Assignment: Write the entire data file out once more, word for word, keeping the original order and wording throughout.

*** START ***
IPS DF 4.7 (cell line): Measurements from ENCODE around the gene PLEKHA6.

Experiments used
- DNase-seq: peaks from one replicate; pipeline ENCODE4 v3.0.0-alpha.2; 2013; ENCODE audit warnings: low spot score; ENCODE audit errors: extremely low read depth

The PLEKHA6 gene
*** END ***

IPS DF 4.7 (cell line): Measurements from ENCODE around the gene PLEKHA6.

Experiments used
- DNase-seq: peaks from one replicate; pipeline ENCODE4 v3.0.0-alpha.2; 2013; ENCODE audit warnings: low spot score; ENCODE audit errors: extremely low read depth

The PLEKHA6 gene